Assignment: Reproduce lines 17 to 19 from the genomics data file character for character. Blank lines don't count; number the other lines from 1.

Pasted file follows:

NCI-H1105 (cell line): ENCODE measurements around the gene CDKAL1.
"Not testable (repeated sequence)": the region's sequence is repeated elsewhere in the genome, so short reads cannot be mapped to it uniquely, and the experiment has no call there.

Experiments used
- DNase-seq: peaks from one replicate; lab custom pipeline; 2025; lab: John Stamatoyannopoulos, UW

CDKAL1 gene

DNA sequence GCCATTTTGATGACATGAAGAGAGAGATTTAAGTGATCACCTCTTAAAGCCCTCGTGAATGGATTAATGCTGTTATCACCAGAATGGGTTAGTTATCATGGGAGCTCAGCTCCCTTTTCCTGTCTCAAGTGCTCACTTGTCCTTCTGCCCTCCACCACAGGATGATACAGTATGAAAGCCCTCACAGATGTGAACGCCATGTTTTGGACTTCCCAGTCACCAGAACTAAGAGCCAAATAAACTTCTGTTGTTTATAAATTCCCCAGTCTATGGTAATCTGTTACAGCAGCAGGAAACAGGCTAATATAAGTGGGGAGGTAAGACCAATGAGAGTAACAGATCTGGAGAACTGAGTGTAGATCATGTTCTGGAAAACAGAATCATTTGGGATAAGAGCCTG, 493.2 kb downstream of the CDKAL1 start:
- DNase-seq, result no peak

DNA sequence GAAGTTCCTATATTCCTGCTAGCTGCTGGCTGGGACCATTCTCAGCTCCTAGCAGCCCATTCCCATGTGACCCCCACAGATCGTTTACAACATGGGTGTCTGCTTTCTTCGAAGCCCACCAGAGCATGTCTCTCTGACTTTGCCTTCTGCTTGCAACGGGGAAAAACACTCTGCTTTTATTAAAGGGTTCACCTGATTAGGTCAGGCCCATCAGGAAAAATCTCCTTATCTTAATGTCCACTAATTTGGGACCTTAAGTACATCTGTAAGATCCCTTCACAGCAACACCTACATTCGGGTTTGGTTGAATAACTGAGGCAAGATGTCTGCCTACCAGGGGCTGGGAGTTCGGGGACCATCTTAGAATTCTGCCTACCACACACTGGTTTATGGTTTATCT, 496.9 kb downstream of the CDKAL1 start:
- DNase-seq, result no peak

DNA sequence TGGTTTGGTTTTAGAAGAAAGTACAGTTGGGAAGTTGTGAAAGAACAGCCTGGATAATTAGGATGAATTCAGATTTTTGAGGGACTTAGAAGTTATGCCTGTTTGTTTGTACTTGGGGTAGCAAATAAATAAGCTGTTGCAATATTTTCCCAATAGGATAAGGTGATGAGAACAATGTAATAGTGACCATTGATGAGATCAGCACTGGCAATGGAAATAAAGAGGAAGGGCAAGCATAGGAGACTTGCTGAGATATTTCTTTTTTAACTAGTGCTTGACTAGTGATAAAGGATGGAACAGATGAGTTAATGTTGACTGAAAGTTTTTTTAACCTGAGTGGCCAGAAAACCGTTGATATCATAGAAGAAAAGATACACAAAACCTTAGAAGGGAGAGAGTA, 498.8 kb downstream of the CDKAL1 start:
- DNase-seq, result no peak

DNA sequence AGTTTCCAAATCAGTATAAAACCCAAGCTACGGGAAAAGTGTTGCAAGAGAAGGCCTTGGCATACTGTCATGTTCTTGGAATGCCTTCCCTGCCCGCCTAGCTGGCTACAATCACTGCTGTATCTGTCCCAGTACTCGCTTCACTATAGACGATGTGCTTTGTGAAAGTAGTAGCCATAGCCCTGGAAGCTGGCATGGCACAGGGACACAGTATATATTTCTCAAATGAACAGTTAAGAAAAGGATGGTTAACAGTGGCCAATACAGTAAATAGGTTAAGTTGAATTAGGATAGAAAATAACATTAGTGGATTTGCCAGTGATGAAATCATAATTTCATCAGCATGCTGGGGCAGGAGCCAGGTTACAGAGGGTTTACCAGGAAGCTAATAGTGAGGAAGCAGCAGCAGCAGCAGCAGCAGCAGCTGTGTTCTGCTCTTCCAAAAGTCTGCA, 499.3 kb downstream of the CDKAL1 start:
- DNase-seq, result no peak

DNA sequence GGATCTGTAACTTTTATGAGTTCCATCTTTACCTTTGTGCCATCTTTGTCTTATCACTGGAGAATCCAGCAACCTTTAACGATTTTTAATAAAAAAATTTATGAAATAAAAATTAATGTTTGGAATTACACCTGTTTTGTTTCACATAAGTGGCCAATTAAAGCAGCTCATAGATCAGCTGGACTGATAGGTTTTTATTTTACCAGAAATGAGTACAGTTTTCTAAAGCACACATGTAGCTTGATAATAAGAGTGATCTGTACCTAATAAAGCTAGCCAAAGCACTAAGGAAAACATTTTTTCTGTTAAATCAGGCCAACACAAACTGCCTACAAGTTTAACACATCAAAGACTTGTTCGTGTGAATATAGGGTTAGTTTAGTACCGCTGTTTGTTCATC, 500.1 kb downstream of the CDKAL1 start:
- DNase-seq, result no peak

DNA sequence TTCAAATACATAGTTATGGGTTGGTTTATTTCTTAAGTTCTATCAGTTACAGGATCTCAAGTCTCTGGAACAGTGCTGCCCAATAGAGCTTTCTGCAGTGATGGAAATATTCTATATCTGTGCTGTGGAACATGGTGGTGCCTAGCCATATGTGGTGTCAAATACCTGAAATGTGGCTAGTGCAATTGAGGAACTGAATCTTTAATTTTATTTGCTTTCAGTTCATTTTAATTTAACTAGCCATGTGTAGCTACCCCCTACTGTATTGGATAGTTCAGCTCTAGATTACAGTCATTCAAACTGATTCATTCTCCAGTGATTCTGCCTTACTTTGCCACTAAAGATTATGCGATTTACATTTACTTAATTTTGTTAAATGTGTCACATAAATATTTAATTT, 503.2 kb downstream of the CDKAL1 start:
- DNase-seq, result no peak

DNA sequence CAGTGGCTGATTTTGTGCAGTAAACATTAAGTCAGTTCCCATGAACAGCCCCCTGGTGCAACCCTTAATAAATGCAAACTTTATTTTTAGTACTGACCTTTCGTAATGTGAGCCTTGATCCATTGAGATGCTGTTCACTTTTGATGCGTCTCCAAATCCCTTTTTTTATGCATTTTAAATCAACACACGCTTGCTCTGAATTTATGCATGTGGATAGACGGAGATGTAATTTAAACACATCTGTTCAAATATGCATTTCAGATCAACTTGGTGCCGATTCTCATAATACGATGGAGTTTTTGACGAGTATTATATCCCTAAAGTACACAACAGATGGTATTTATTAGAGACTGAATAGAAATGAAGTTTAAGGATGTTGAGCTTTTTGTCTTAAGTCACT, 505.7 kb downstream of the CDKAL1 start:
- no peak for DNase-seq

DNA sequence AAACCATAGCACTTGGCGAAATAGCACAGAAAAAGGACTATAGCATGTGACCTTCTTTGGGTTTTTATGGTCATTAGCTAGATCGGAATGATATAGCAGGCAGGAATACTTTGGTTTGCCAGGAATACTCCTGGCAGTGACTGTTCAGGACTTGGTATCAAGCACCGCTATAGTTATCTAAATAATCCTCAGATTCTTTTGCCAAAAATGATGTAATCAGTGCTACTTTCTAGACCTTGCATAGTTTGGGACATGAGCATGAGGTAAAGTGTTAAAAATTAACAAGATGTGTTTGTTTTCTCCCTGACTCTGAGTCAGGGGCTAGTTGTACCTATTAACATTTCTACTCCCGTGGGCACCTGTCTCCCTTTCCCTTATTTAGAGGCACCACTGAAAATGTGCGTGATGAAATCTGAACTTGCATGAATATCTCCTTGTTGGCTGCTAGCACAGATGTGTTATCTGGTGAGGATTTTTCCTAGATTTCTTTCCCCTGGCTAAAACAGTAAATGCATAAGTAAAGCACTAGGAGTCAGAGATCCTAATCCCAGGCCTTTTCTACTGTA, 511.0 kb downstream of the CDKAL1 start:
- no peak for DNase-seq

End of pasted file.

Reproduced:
- DNase-seq, result no peak

DNA sequence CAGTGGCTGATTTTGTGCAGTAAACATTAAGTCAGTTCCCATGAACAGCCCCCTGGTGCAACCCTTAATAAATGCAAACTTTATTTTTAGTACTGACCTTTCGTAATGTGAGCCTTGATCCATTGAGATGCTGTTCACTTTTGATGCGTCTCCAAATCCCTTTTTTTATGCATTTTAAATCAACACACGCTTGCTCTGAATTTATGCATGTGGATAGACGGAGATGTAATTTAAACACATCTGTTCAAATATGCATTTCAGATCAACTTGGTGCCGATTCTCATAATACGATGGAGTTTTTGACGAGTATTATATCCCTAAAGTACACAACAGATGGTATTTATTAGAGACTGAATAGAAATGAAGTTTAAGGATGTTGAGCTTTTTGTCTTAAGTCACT, 505.7 kb downstream of the CDKAL1 start:
- no peak for DNase-seq